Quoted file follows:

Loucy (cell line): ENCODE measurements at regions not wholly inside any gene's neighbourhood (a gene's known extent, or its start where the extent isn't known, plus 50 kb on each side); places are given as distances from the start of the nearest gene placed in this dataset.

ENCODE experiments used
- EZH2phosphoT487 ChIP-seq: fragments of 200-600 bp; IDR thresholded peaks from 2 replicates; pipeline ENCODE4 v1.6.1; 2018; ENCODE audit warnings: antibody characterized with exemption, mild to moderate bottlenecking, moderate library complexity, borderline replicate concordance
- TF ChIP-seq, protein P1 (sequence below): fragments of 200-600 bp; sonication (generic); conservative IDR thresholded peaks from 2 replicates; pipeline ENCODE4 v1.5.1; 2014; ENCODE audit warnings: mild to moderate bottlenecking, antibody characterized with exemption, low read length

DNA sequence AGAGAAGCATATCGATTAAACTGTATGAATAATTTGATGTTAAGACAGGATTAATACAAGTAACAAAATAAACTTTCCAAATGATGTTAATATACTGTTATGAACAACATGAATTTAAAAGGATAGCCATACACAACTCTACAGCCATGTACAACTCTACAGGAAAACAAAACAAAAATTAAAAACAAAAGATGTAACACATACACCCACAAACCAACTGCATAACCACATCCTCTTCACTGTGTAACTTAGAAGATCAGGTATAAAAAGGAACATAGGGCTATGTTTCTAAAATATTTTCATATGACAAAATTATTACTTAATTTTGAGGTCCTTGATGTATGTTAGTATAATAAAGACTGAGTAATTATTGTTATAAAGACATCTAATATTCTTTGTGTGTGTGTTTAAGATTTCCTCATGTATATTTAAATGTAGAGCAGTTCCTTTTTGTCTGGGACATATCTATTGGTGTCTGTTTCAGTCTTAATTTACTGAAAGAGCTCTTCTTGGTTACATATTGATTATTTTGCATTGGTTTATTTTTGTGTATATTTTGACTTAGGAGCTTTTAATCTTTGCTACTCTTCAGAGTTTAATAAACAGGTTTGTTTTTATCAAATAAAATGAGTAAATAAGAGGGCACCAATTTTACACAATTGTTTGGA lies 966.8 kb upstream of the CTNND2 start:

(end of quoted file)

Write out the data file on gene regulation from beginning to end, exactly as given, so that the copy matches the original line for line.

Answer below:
Loucy (cell line): ENCODE measurements at regions not wholly inside any gene's neighbourhood (a gene's known extent, or its start where the extent isn't known, plus 50 kb on each side); places are given as distances from the start of the nearest gene placed in this dataset.

ENCODE experiments used
- EZH2phosphoT487 ChIP-seq: fragments of 200-600 bp; IDR thresholded peaks from 2 replicates; pipeline ENCODE4 v1.6.1; 2018; ENCODE audit warnings: antibody characterized with exemption, mild to moderate bottlenecking, moderate library complexity, borderline replicate concordance
- TF ChIP-seq, protein P1 (sequence below): fragments of 200-600 bp; sonication (generic); conservative IDR thresholded peaks from 2 replicates; pipeline ENCODE4 v1.5.1; 2014; ENCODE audit warnings: mild to moderate bottlenecking, antibody characterized with exemption, low read length

DNA sequence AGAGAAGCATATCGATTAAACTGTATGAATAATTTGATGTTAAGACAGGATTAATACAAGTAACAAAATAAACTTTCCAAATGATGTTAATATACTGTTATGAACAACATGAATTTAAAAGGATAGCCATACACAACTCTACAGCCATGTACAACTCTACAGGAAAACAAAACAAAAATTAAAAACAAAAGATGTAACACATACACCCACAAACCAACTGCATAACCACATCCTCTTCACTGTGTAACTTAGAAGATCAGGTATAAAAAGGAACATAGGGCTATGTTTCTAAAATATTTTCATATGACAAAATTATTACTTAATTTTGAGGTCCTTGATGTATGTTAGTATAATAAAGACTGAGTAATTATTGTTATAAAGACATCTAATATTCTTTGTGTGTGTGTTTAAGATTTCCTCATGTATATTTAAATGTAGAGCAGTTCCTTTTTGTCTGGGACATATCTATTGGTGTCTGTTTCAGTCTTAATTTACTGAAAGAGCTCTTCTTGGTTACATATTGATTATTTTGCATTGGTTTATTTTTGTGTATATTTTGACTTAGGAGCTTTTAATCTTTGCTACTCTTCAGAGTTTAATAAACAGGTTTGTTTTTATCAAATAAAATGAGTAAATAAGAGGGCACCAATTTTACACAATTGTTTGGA lies 966.8 kb upstream of the CTNND2 start: